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Caring for Babies During the Newborn Screening Blood Test

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ClinicalTrials.gov Identifier: NCT02608892
Recruitment Status : Completed
First Posted : November 20, 2015
Results First Posted : March 27, 2019
Last Update Posted : March 27, 2019
Sponsor:
Information provided by (Responsible Party):
Denise Harrison, Children's Hospital of Eastern Ontario

Brief Summary:
Newborn infants have blood work procedures in their first days of life that cause pain, distress and physiological changes. Breastfeeding (BF), skin to skin care (SSC), or giving sweet solutions (sucrose or glucose) has been shown to be effective for reducing babies' pain. However, recent studies of neonatal pain management practices demonstrate infrequent use of these strategies. There is a need for parent-targeted interventions, to support parents' involvement in comforting their infants during painful procedures. This pilot RCT will inform all aspects of a full-scale trial and will evaluate the effectiveness of the BSweet2Babies video when shown to parents of newborns prior to newborn screening, on subsequent use of effective pain reduction strategies during the newborn screening blood test. The participants will be randomized to either the control group (usual care), or to the intervention group and will be shown the brief BSweet2Babies video on caring for infants during blood work. The intervention group will be asked to complete a second survey after viewing the video. To evaluate the use of BF, SSC, or sucrose during newborn screening, the research assistant will collect data from the electronic medical record.

Condition or disease Intervention/treatment Phase
Pain Behavioral: BSweet2Babies video Not Applicable

Detailed Description:

Background: Newborn infants have blood work procedures for screening and medical monitoring in their first days of life that cause pain, distress and physiological changes. Breastfeeding (BF), skin to skin care (SSC), or giving small amounts of sweet solutions (sucrose or glucose) with or without a pacifier, effectively and safely reduce pain in newborn infants during painful procedures. However, recent studies of neonatal pain management practices demonstrate infrequent use of these strategies. There is a clear need for developing and testing acceptable parent-targeted interventions, alongside health care provider-targeted knowledge translation (KT) interventions, to support parents' involvement in comforting their infants during painful procedures. To address this knowledge to action (KTA) gap, Denise Harrison's Be Sweet to Babies team developed the BSweet2Babies video, which shows parents the effectiveness of BF, SSC, and sucrose during infant bloodwork and how they can use and advocate for these pain treatment strategies.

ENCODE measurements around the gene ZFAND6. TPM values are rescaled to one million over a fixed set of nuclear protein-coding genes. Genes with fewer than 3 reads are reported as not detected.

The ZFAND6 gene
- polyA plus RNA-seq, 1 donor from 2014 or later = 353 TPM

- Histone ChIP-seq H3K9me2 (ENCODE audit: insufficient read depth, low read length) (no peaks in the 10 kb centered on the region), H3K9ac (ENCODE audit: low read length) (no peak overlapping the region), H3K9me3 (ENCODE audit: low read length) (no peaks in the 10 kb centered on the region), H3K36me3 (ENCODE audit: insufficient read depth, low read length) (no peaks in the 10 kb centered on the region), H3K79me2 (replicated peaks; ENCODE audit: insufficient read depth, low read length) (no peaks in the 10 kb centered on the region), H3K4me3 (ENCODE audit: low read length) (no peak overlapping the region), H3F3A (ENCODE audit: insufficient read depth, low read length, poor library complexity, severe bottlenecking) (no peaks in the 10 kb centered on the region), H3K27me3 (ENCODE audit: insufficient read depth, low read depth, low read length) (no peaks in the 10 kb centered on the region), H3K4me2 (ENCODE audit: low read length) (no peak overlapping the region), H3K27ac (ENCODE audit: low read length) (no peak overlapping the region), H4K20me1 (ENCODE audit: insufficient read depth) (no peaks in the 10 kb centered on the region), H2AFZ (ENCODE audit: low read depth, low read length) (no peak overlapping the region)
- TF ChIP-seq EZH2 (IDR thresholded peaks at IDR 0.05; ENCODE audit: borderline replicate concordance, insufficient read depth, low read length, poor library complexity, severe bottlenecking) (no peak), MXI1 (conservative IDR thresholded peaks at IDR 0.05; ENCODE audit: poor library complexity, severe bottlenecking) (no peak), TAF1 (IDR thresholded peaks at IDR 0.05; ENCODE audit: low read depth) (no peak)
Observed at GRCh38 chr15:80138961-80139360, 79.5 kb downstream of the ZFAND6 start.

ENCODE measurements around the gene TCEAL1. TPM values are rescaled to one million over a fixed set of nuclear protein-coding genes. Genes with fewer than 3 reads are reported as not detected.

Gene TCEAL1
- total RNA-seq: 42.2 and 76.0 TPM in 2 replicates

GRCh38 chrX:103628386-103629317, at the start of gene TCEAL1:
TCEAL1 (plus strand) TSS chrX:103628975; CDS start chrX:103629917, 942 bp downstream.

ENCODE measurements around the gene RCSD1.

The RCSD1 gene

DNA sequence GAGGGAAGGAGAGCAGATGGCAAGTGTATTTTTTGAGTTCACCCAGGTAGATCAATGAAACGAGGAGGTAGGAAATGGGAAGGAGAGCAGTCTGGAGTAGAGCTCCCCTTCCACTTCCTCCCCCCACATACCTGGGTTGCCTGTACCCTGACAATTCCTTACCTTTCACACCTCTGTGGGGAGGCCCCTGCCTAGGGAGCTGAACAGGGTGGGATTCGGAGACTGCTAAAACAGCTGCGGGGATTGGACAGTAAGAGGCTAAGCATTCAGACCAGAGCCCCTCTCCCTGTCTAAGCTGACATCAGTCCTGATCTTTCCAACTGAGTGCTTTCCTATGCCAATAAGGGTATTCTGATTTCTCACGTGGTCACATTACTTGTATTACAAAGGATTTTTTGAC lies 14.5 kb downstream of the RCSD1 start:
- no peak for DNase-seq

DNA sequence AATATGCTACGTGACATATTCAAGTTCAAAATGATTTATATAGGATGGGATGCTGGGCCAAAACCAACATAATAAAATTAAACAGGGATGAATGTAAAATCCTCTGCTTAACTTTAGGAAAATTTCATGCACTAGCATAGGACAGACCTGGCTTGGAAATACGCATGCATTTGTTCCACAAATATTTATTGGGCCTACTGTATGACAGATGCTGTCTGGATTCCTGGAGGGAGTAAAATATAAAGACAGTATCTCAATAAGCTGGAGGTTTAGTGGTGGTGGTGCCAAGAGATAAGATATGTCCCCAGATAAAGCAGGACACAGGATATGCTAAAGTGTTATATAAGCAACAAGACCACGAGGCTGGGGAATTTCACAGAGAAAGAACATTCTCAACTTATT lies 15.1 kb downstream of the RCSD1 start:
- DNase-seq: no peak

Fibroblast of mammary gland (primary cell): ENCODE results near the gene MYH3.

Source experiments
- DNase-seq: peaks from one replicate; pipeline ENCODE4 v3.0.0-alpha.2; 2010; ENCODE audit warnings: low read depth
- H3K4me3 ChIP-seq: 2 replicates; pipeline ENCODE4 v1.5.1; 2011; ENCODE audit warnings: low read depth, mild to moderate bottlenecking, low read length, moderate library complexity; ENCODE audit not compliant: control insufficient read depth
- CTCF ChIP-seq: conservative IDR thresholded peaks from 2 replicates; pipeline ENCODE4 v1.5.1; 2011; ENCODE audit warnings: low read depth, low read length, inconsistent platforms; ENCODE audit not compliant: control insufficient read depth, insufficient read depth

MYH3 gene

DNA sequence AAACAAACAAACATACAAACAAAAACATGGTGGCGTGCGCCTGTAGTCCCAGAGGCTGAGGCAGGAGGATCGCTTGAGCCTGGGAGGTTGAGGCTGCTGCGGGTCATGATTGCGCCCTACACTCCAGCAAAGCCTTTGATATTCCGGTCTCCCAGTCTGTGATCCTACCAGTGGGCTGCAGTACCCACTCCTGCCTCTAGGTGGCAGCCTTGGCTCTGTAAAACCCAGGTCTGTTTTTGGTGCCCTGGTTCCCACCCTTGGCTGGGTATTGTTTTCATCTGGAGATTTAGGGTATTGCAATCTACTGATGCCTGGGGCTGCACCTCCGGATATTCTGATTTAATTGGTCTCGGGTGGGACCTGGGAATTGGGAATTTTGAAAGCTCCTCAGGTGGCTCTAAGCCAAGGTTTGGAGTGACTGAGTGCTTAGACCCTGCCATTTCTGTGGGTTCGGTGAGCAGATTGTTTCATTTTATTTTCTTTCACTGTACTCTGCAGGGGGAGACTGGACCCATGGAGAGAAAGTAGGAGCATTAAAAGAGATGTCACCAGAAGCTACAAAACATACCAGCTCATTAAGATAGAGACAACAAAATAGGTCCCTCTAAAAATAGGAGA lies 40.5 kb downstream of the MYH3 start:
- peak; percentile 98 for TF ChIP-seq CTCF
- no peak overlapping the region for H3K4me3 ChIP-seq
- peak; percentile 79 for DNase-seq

Objectives: To conduct a pilot randomized controlled trial (RCT) that will inform all aspects of a full-scale trial of the parent-targeted BSweet2Babies knowledge to action (KTA) intervention. The objective of the full scale trial will be to evaluate the effectiveness of the BSweet2Babies video when shown to parents of newborns prior to newborn screening, on subsequent use of effective pain reduction strategies during the newborn screening blood test.

Study design and methods: This study is a pilot 2-armed RCT that will enroll 100 parents in the mother baby unit at The Ottawa Hospital. Following consent, the research assistant will randomize parents to one of two groups: the intervention group (viewing the BSweet2Babies video prior to their baby's newborn screening blood test) or the control group (no intervention). Parents in both groups will complete a brief baseline survey to establish previous knowledge and use of pain management strategies. Participants in the intervention group will subsequently view the 5 minute BSweet2Babies video. Lastly, participants in the intervention group will be asked to complete a second online survey after viewing the video. To evaluate the use of BF, SSC or sucrose during newborn screening, the study research assistant will collect the data from the baby's electronic medical record.